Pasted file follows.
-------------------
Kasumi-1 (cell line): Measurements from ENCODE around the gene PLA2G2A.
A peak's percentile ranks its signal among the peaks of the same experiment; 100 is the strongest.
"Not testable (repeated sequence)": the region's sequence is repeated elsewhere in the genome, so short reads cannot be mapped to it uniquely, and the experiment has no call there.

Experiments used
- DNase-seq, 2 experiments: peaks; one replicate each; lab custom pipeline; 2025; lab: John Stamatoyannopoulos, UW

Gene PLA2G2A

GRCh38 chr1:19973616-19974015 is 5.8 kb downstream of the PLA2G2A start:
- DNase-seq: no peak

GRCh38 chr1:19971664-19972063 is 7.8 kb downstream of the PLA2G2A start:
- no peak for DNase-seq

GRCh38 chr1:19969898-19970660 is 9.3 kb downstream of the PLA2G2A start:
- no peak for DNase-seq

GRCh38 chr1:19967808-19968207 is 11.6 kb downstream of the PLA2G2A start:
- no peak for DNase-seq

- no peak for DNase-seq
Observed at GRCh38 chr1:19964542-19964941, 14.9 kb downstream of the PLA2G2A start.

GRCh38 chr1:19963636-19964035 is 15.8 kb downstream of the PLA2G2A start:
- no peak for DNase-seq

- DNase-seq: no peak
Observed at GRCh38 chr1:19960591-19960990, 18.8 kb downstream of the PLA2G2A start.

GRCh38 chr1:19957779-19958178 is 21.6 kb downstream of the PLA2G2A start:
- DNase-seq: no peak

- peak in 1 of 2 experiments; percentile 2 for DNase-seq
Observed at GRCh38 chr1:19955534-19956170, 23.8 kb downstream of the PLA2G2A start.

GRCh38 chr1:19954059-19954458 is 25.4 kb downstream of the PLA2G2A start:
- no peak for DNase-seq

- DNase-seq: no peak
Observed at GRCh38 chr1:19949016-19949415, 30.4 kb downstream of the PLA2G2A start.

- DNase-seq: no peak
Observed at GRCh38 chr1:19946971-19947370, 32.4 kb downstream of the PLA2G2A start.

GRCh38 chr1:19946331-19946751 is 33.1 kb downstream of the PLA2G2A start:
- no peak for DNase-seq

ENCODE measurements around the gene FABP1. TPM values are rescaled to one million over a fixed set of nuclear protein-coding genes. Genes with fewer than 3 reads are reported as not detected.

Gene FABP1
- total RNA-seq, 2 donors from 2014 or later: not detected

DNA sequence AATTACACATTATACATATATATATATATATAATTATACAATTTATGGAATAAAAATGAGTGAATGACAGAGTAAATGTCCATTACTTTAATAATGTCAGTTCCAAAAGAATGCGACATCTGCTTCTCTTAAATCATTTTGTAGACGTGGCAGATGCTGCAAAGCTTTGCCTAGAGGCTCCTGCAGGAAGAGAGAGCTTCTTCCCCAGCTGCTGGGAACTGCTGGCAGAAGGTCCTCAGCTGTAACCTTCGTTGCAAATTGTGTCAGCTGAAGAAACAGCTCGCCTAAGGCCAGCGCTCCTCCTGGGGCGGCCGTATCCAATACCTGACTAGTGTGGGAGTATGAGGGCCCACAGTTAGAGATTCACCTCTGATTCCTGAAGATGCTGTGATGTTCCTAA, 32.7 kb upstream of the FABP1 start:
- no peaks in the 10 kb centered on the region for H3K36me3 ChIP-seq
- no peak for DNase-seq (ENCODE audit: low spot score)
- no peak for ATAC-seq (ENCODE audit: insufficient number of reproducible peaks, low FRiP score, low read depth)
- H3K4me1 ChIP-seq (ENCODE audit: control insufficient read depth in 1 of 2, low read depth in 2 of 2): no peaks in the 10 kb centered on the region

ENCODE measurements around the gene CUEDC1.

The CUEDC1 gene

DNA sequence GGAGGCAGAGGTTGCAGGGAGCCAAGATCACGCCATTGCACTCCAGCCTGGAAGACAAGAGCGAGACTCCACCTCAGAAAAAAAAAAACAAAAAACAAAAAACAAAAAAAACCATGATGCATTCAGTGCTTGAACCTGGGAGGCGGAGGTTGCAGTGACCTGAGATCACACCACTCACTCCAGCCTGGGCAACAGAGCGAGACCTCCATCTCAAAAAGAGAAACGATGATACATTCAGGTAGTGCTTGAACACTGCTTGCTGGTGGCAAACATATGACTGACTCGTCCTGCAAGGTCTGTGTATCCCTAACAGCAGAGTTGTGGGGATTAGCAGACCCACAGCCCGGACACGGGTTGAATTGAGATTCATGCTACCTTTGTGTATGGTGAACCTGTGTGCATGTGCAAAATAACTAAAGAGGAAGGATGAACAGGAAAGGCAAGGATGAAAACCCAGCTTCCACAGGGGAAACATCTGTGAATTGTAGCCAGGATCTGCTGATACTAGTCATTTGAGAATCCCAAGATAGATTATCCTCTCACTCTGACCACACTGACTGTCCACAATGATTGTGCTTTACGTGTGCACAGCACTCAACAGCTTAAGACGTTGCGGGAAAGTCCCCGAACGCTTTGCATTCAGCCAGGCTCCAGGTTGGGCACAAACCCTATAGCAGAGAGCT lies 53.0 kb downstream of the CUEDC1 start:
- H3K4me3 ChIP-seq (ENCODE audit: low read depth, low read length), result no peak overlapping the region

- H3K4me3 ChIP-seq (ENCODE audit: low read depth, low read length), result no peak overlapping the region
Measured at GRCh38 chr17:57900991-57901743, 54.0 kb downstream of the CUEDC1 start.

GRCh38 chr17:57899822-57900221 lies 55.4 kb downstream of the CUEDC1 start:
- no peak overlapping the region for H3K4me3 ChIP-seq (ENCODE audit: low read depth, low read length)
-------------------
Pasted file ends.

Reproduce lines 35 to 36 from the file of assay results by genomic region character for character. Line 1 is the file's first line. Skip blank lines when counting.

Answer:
- total RNA-seq, 2 donors from 2014 or later: not detected

DNA sequence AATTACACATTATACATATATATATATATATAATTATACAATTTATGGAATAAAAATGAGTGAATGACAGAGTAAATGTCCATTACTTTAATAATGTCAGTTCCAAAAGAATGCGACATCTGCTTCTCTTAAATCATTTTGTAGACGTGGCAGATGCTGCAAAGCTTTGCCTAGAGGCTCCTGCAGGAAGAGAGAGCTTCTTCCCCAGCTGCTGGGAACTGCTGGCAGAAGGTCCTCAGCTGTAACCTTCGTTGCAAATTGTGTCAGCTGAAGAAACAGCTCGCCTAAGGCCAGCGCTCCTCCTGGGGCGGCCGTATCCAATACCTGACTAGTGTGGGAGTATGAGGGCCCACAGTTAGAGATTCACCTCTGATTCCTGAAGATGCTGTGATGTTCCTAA, 32.7 kb upstream of the FABP1 start: